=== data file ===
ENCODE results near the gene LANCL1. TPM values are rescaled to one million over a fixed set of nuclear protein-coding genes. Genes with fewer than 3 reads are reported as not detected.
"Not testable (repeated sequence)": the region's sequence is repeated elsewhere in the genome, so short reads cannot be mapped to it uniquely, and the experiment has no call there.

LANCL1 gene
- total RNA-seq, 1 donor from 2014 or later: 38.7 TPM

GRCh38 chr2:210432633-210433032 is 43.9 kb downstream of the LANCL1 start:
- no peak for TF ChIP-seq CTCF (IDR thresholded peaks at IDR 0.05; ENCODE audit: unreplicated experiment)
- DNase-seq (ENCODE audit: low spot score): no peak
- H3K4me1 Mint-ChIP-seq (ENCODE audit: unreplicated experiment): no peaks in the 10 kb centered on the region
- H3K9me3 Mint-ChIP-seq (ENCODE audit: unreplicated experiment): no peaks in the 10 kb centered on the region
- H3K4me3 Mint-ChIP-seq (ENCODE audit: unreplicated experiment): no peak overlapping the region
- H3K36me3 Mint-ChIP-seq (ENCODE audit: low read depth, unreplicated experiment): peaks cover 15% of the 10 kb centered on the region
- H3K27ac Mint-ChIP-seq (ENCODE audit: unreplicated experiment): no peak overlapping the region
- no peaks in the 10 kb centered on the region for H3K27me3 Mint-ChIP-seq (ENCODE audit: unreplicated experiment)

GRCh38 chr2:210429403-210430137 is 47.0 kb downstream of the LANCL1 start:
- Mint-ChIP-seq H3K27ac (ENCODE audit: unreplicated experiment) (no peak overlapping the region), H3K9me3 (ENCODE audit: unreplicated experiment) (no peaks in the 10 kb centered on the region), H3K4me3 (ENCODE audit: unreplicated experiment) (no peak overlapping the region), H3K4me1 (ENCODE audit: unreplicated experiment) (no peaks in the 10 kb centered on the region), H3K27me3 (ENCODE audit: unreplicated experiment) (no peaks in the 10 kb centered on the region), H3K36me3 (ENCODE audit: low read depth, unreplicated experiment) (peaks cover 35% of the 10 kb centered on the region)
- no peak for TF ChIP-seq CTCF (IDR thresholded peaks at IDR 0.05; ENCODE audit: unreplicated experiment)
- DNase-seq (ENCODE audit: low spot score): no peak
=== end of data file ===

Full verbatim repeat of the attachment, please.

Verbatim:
ENCODE results near the gene LANCL1. TPM values are rescaled to one million over a fixed set of nuclear protein-coding genes. Genes with fewer than 3 reads are reported as not detected.
"Not testable (repeated sequence)": the region's sequence is repeated elsewhere in the genome, so short reads cannot be mapped to it uniquely, and the experiment has no call there.

LANCL1 gene
- total RNA-seq, 1 donor from 2014 or later: 38.7 TPM

GRCh38 chr2:210432633-210433032 is 43.9 kb downstream of the LANCL1 start:
- no peak for TF ChIP-seq CTCF (IDR thresholded peaks at IDR 0.05; ENCODE audit: unreplicated experiment)
- DNase-seq (ENCODE audit: low spot score): no peak
- H3K4me1 Mint-ChIP-seq (ENCODE audit: unreplicated experiment): no peaks in the 10 kb centered on the region
- H3K9me3 Mint-ChIP-seq (ENCODE audit: unreplicated experiment): no peaks in the 10 kb centered on the region
- H3K4me3 Mint-ChIP-seq (ENCODE audit: unreplicated experiment): no peak overlapping the region
- H3K36me3 Mint-ChIP-seq (ENCODE audit: low read depth, unreplicated experiment): peaks cover 15% of the 10 kb centered on the region
- H3K27ac Mint-ChIP-seq (ENCODE audit: unreplicated experiment): no peak overlapping the region
- no peaks in the 10 kb centered on the region for H3K27me3 Mint-ChIP-seq (ENCODE audit: unreplicated experiment)

GRCh38 chr2:210429403-210430137 is 47.0 kb downstream of the LANCL1 start:
- Mint-ChIP-seq H3K27ac (ENCODE audit: unreplicated experiment) (no peak overlapping the region), H3K9me3 (ENCODE audit: unreplicated experiment) (no peaks in the 10 kb centered on the region), H3K4me3 (ENCODE audit: unreplicated experiment) (no peak overlapping the region), H3K4me1 (ENCODE audit: unreplicated experiment) (no peaks in the 10 kb centered on the region), H3K27me3 (ENCODE audit: unreplicated experiment) (no peaks in the 10 kb centered on the region), H3K36me3 (ENCODE audit: low read depth, unreplicated experiment) (peaks cover 35% of the 10 kb centered on the region)
- no peak for TF ChIP-seq CTCF (IDR thresholded peaks at IDR 0.05; ENCODE audit: unreplicated experiment)
- DNase-seq (ENCODE audit: low spot score): no peak